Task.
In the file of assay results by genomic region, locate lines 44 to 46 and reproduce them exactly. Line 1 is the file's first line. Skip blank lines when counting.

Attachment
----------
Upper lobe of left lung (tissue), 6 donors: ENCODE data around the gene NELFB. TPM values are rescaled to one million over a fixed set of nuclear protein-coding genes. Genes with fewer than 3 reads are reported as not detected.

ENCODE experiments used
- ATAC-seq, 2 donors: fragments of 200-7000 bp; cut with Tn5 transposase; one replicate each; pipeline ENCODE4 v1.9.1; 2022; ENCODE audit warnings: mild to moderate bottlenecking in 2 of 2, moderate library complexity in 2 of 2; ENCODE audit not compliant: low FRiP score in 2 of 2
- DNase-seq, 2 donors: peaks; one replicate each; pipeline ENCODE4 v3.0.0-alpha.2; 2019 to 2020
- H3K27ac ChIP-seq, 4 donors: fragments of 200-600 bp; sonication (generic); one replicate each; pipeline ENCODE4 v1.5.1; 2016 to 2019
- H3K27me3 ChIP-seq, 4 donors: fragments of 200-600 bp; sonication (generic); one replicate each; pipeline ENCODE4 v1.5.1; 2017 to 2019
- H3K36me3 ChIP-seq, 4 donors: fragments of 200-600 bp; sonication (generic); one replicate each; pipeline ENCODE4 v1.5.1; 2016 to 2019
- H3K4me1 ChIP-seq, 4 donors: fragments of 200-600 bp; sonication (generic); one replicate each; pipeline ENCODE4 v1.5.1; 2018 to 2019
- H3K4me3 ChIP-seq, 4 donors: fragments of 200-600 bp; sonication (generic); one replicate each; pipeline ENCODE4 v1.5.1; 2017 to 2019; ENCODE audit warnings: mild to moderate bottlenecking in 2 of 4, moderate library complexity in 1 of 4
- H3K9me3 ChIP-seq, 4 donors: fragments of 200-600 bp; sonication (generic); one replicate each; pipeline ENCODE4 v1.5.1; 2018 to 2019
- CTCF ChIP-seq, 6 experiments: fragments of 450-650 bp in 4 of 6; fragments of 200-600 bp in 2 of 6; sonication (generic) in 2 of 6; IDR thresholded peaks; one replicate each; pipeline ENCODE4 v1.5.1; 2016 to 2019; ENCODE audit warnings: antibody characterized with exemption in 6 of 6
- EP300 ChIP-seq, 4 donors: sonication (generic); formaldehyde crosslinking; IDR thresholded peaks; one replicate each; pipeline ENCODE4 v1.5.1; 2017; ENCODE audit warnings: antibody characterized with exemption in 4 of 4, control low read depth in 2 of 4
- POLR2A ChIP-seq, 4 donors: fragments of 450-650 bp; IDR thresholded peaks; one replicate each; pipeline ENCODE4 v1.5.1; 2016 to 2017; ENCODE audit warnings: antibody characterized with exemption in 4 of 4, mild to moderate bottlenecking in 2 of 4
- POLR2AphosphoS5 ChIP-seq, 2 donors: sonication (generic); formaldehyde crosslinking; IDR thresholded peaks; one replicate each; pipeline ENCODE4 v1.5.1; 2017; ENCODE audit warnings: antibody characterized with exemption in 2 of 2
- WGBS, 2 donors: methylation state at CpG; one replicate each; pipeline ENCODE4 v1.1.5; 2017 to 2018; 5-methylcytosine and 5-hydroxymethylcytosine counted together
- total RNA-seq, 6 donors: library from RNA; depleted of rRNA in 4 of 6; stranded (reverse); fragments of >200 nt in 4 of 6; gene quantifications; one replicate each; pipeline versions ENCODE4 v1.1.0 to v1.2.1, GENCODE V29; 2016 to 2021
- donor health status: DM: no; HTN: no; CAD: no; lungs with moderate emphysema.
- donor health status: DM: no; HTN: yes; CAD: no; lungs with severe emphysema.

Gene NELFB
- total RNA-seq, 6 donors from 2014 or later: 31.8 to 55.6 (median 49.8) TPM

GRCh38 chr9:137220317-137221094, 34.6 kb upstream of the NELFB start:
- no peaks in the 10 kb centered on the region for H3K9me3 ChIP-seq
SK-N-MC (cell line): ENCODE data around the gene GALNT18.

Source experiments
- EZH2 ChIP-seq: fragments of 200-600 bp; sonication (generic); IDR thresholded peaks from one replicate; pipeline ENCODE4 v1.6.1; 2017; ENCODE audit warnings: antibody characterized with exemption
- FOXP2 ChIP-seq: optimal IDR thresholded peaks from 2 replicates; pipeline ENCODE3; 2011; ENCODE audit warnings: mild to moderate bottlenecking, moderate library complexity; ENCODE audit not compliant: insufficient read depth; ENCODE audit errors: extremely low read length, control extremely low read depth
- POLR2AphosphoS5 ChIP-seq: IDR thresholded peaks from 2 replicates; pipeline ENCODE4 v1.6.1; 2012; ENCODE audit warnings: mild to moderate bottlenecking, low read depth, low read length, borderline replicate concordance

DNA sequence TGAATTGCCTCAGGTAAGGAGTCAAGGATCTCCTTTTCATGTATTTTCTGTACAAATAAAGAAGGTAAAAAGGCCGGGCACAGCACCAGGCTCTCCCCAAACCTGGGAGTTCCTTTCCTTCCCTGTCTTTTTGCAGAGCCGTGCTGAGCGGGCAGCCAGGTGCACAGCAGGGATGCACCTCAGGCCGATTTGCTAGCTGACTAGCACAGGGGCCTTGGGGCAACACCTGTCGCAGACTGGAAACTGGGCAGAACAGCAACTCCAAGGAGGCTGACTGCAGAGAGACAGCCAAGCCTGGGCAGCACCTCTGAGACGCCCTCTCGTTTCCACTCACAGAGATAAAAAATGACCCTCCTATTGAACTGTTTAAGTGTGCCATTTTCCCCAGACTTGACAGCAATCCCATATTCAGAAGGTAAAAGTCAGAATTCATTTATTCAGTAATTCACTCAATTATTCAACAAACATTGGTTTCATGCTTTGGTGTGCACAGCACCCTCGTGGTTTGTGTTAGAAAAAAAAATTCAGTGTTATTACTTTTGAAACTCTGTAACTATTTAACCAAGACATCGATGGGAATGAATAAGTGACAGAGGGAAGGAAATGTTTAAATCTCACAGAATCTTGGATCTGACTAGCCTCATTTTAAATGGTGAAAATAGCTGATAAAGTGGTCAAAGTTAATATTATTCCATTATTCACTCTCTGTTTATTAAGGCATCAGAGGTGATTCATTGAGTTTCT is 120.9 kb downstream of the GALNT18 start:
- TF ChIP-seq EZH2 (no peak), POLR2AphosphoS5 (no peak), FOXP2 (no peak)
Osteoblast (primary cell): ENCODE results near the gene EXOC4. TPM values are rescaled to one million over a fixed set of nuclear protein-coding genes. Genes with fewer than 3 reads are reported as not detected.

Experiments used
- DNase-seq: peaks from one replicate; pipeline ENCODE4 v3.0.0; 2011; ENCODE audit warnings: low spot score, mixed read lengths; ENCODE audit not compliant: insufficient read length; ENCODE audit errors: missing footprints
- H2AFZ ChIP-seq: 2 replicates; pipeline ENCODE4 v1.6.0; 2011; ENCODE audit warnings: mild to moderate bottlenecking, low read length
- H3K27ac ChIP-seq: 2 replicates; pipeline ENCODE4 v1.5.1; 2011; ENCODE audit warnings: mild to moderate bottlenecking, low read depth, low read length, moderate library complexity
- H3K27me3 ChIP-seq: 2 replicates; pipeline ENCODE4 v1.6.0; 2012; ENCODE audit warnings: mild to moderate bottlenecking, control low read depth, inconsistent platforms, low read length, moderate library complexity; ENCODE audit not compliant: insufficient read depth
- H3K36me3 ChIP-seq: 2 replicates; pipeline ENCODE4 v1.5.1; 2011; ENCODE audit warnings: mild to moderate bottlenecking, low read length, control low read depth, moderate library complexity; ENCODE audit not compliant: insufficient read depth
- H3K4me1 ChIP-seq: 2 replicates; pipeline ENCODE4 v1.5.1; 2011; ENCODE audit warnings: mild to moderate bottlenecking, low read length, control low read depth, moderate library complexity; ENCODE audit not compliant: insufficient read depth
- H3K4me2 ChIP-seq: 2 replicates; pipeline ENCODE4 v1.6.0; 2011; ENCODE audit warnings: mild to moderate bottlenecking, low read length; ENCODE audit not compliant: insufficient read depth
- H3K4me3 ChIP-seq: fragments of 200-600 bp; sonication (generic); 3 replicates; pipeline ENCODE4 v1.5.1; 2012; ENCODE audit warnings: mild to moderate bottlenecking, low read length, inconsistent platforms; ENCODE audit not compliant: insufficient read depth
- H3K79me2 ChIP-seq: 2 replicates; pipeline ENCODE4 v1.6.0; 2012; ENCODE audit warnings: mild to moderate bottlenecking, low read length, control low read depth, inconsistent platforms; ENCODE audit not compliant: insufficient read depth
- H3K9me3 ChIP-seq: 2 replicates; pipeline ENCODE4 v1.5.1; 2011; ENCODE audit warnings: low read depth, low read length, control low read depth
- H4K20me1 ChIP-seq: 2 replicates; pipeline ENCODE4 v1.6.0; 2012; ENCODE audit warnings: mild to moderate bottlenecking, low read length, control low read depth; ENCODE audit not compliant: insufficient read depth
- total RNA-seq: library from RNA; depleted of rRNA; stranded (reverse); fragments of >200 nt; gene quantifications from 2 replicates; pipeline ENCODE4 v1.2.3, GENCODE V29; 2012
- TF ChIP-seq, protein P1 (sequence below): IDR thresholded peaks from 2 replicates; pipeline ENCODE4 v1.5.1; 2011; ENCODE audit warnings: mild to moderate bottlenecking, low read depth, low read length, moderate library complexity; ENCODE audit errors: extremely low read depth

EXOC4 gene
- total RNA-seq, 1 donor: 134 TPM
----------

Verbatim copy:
- TF ChIP-seq, protein P1 (sequence below): IDR thresholded peaks from 2 replicates; pipeline ENCODE4 v1.5.1; 2011; ENCODE audit warnings: mild to moderate bottlenecking, low read depth, low read length, moderate library complexity; ENCODE audit errors: extremely low read depth

EXOC4 gene
- total RNA-seq, 1 donor: 134 TPM